Earlier this week, at a pre-Work Truck Show event in Indianapolis, Ford unveiled the 2017 Ford F-Series chassis cab trucks, with the automaker citing a series of improvements amounting to its most capable chassis cab lineup yet.
These chassis cab models benefit from the stronger new frame and aluminum body found in the the 2017 Super Duty pickup models.
Before we get into those new engineering details, these new trucks will feature the highest ever power rating of any generation of Super Duty chassis cab models: 330 horsepower and 750 lb.-ft. of torque. The second-generation 6.7-liter Power Stroke V8 diesel provides a power increase of 30 horsepower and 90 lb.-ft. of torque.
The new models will also be the first Ford chassis cab trucks to feature Ford’s all-aluminum Super Duty cab, which lightens the truck by 350 pounds. The weight reduction pays huge dividends because Ford engineers reinvested it in the truck’s frame.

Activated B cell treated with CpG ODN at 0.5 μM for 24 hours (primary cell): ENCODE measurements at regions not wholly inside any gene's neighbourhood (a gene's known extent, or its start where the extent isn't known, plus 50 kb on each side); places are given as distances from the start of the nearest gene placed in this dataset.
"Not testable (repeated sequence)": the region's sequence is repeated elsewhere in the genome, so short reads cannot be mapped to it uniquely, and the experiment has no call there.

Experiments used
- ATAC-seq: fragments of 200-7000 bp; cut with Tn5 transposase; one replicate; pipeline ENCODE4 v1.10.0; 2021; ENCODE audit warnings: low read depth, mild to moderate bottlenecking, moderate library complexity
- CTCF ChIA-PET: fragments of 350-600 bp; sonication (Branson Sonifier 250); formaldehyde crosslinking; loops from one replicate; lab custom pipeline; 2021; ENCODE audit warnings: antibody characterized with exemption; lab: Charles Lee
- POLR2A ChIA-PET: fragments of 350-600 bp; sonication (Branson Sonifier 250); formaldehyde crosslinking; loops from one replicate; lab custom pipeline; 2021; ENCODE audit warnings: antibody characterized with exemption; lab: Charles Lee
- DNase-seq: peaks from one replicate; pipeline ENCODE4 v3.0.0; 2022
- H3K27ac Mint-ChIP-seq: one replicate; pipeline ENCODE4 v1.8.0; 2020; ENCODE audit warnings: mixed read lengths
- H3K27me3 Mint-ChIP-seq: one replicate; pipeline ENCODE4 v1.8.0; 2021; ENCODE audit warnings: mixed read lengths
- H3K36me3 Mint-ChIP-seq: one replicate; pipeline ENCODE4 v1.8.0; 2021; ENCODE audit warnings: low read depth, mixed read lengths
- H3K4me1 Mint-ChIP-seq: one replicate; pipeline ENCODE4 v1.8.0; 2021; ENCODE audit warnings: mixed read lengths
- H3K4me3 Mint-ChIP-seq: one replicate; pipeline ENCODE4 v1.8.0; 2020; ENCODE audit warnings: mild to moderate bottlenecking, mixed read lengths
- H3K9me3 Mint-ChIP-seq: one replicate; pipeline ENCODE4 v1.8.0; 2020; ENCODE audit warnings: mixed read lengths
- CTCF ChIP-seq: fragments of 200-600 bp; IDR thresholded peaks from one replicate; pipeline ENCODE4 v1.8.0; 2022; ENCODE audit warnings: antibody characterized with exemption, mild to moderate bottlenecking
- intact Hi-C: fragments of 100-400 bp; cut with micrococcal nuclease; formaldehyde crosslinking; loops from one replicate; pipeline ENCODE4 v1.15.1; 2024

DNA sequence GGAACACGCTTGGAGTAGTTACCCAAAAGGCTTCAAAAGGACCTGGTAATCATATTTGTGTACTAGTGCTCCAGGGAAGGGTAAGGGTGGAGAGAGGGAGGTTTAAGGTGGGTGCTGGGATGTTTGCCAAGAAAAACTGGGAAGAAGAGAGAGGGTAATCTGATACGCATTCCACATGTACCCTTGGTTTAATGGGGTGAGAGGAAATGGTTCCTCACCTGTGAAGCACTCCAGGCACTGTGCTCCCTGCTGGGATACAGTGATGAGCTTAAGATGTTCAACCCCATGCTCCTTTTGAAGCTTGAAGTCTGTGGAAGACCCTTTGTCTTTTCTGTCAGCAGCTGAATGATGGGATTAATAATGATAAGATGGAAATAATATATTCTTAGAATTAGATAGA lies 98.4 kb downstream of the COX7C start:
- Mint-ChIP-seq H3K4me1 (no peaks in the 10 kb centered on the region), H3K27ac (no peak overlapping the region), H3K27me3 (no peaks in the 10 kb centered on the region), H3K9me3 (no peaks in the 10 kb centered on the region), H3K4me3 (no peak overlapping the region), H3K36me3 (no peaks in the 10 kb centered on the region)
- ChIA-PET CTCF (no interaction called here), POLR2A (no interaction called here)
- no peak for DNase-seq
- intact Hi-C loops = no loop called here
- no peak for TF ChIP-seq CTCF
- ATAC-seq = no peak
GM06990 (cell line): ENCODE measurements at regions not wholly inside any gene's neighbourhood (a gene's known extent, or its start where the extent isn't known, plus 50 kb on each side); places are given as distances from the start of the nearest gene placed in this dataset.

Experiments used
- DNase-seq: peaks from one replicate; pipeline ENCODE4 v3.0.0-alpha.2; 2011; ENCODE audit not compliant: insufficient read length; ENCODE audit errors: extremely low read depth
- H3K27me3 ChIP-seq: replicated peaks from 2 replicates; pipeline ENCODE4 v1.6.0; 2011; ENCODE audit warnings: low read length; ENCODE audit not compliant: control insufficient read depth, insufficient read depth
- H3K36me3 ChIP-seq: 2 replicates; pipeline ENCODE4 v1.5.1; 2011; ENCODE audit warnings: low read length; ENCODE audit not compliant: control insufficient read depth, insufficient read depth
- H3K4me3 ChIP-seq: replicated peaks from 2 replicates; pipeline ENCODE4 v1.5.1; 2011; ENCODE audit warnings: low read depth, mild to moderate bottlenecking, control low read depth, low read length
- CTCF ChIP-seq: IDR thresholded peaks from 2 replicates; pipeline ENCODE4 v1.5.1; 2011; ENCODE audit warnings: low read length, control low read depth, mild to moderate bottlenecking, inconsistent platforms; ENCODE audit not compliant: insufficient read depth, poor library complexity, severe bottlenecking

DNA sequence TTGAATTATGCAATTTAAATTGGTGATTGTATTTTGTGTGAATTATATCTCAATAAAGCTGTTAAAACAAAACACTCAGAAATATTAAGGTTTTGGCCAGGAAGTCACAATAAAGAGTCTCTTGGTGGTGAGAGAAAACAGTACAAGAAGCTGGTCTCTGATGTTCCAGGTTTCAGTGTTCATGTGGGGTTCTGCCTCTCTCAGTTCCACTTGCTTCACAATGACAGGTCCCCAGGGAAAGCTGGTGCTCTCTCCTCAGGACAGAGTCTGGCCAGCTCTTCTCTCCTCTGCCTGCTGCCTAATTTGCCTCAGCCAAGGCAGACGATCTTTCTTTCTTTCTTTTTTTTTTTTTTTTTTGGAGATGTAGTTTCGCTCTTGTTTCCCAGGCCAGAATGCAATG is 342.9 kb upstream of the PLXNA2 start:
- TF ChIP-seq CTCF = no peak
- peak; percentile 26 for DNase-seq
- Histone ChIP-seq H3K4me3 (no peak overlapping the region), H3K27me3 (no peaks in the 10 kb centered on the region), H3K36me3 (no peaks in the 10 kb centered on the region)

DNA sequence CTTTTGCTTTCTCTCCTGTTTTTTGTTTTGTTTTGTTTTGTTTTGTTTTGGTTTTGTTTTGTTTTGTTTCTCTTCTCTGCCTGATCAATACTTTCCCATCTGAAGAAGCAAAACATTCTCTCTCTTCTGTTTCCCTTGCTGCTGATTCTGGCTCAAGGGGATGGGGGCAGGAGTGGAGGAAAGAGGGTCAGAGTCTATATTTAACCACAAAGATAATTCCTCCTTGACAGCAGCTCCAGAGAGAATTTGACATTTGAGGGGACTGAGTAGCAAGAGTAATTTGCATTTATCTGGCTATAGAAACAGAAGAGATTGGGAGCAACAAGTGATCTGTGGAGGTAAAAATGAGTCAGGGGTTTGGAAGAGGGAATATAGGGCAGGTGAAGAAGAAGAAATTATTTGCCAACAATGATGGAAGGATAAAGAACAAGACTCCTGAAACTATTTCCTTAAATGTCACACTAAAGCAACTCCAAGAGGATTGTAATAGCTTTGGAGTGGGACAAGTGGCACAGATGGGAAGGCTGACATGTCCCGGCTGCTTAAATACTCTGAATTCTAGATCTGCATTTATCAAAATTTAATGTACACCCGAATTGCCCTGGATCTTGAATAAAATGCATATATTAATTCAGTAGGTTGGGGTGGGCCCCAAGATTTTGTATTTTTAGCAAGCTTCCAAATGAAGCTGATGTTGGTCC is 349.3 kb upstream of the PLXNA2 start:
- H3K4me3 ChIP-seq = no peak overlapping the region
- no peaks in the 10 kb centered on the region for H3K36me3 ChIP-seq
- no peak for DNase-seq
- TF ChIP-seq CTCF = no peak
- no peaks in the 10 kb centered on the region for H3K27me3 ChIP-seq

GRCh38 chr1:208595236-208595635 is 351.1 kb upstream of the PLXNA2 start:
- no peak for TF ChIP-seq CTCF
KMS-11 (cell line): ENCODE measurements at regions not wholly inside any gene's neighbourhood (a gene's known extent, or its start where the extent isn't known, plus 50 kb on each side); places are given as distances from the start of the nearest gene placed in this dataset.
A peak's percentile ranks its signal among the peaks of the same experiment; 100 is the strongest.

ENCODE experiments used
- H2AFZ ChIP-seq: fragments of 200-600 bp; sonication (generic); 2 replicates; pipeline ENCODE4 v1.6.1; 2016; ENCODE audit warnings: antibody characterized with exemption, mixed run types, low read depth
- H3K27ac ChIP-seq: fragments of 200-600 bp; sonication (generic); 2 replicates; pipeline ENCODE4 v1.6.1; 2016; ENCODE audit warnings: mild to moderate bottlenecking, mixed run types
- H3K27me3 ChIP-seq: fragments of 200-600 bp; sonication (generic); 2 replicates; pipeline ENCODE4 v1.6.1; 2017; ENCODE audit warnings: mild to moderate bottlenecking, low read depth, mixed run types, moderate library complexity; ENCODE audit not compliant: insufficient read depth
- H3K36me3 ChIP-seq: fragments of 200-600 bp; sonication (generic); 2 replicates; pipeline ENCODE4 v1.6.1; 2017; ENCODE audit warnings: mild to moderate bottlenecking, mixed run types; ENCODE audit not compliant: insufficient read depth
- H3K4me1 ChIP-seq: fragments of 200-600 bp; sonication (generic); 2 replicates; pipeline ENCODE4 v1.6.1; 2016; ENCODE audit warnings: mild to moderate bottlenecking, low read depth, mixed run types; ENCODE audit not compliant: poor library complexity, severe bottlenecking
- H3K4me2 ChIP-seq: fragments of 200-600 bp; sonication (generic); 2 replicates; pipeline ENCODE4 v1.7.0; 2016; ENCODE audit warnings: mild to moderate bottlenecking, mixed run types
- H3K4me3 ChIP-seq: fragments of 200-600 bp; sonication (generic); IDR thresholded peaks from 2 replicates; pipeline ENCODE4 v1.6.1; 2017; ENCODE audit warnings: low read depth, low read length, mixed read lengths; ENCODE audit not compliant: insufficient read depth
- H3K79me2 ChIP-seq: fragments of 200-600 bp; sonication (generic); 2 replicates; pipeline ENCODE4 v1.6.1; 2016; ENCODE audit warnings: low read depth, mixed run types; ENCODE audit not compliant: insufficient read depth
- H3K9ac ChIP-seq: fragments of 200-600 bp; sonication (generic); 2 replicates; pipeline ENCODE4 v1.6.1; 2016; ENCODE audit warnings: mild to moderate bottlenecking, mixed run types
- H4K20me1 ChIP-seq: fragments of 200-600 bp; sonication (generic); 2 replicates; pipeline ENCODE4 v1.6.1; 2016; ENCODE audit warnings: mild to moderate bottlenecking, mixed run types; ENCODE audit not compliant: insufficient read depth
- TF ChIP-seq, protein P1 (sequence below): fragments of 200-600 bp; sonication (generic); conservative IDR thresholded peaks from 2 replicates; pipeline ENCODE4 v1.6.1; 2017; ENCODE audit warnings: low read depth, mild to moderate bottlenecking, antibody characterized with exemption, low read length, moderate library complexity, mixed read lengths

That frame is 95 percent high-strength steel and Ford says it boasts eight times the torsional rigidity and 24 times the stiffness of the previous frame. It also features through-welded crossmembers – including an additional floor crossmember to support greater fifth-wheel or gooseneck towing capacity – fully boxed rails under the cab and forward, and open C-channel frame rails behind the cab which enable easy body and vocational equipment upfits.
Ford also beefed up the axles, brakes and hitches to handle larger loads and upgraded the truck’s suspension steering. The end result is a 500-pound boost to the front gross axle weight rating – now up to 7,500 pounds – and a best-in-class gross combined weight rating of up to 40,000 pounds – a 5,000-pound boost that places the truck’s at half of the maximum GCWR of an 18-wheeler on most U.S. federal highways, Ford says.
With this new generation of Super Duty chassis cabs, towing capacity has been increased as well, although Ford did not name a specific number.
And with all that added capability, Ford also increased fuel capacity with a 48-gallon tank and a larger DEF tank.
“We are reinvesting the weight saved by using advanced materials, giving that savings back to customers with more capability and performance than ever,” said Craig Schmatz, Ford Super Duty chief engineer.